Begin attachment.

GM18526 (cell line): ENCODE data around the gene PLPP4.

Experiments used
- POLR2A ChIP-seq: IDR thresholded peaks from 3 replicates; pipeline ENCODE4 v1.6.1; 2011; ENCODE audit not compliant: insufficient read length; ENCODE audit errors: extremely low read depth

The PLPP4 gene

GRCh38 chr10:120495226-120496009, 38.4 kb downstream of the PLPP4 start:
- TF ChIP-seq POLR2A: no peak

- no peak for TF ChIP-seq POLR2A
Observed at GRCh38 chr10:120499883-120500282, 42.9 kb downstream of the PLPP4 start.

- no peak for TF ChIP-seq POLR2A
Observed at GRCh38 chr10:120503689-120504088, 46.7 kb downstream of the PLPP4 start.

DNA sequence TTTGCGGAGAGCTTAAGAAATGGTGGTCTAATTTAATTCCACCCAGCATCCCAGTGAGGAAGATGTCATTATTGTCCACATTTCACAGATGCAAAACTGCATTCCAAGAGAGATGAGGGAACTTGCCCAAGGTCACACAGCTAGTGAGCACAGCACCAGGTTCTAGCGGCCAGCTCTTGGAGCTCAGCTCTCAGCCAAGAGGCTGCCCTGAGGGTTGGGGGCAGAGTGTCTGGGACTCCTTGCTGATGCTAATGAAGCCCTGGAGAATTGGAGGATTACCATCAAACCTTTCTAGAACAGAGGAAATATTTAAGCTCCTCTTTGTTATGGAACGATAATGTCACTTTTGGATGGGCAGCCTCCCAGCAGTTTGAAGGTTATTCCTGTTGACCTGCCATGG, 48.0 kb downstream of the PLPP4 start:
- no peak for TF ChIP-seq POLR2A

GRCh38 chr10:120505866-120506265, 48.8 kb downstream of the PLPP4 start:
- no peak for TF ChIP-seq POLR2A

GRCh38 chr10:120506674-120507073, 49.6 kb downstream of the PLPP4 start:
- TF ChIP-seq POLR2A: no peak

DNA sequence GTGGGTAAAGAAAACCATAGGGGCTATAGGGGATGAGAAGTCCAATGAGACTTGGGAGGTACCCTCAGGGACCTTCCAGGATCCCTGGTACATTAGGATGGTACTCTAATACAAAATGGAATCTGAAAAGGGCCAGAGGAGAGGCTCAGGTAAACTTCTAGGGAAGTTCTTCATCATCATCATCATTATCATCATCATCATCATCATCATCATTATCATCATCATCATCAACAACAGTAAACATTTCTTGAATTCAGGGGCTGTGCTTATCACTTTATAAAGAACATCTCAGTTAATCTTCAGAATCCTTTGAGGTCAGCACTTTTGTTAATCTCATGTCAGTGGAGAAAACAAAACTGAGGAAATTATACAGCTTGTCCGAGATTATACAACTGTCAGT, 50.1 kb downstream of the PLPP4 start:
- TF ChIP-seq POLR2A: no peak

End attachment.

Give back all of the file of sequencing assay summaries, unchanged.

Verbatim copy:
GM18526 (cell line): ENCODE data around the gene PLPP4.

Experiments used
- POLR2A ChIP-seq: IDR thresholded peaks from 3 replicates; pipeline ENCODE4 v1.6.1; 2011; ENCODE audit not compliant: insufficient read length; ENCODE audit errors: extremely low read depth

The PLPP4 gene

GRCh38 chr10:120495226-120496009, 38.4 kb downstream of the PLPP4 start:
- TF ChIP-seq POLR2A: no peak

- no peak for TF ChIP-seq POLR2A
Observed at GRCh38 chr10:120499883-120500282, 42.9 kb downstream of the PLPP4 start.

- no peak for TF ChIP-seq POLR2A
Observed at GRCh38 chr10:120503689-120504088, 46.7 kb downstream of the PLPP4 start.

DNA sequence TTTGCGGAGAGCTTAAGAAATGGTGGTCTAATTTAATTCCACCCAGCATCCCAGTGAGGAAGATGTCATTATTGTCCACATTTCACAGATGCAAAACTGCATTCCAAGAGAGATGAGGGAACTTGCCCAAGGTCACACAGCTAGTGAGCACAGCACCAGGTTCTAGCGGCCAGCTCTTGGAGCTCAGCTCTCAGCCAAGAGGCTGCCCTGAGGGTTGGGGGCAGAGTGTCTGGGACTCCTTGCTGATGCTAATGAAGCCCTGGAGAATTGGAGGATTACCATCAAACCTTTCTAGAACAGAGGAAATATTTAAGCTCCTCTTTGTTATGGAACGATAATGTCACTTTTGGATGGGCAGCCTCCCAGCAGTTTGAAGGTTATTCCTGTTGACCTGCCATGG, 48.0 kb downstream of the PLPP4 start:
- no peak for TF ChIP-seq POLR2A

GRCh38 chr10:120505866-120506265, 48.8 kb downstream of the PLPP4 start:
- no peak for TF ChIP-seq POLR2A

GRCh38 chr10:120506674-120507073, 49.6 kb downstream of the PLPP4 start:
- TF ChIP-seq POLR2A: no peak

DNA sequence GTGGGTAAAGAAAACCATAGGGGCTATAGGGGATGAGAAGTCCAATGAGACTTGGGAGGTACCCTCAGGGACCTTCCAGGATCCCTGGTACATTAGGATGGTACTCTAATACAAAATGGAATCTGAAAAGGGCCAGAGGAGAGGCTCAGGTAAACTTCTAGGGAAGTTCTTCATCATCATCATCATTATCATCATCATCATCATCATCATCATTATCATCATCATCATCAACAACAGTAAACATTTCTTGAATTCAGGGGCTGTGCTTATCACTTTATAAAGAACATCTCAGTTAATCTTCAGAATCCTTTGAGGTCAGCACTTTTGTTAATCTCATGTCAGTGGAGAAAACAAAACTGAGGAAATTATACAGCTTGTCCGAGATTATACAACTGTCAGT, 50.1 kb downstream of the PLPP4 start:
- TF ChIP-seq POLR2A: no peak